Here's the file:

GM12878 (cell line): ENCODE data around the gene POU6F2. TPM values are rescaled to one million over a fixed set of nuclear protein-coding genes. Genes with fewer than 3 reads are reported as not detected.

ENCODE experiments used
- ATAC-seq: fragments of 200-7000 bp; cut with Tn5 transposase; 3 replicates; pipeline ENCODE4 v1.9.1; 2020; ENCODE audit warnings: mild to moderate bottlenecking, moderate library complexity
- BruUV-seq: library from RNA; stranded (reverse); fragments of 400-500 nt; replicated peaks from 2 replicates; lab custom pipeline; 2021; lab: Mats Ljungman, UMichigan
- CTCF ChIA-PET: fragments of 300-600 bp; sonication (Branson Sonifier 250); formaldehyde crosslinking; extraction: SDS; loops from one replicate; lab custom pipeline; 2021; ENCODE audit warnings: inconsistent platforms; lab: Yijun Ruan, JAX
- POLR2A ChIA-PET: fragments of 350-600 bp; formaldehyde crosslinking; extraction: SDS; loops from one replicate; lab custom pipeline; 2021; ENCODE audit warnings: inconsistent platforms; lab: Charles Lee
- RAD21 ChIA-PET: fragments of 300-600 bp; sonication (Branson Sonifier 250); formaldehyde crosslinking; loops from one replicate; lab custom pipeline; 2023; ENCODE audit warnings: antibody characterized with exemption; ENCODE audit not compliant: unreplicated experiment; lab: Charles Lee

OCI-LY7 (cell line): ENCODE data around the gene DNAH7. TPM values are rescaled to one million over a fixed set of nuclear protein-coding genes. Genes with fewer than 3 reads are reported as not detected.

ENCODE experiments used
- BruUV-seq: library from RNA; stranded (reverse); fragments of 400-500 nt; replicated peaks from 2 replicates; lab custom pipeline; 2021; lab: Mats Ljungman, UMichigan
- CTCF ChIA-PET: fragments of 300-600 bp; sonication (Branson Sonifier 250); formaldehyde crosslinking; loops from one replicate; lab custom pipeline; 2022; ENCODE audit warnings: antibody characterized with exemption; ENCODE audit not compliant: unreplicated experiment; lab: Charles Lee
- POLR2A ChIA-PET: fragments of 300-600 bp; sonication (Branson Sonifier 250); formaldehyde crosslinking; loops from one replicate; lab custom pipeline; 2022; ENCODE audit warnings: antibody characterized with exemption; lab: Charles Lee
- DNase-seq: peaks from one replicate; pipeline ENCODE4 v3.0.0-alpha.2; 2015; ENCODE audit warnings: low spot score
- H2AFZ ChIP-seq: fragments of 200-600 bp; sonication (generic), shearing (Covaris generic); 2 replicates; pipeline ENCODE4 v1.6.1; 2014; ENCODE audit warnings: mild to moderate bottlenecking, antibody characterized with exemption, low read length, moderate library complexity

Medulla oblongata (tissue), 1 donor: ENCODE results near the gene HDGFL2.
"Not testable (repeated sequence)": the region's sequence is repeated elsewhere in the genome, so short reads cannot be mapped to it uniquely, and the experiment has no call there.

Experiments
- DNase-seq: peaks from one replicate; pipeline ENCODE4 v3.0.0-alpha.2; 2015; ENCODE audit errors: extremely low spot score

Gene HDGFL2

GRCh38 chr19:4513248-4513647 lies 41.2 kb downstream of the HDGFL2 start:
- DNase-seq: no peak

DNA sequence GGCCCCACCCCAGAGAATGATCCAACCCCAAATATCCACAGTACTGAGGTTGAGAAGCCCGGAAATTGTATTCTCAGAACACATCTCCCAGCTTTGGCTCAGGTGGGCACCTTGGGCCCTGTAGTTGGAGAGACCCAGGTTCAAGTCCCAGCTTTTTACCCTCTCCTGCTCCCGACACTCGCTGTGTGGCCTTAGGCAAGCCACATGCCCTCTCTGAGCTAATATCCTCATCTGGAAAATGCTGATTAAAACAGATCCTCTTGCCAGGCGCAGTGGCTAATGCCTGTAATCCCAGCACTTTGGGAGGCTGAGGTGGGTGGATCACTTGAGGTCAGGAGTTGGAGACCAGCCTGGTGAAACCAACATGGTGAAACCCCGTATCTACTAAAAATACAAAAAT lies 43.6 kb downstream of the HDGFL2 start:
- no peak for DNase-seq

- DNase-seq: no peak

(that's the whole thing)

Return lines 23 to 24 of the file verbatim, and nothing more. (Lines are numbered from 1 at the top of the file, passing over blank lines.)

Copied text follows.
- no peak for DNase-seq

- DNase-seq: no peak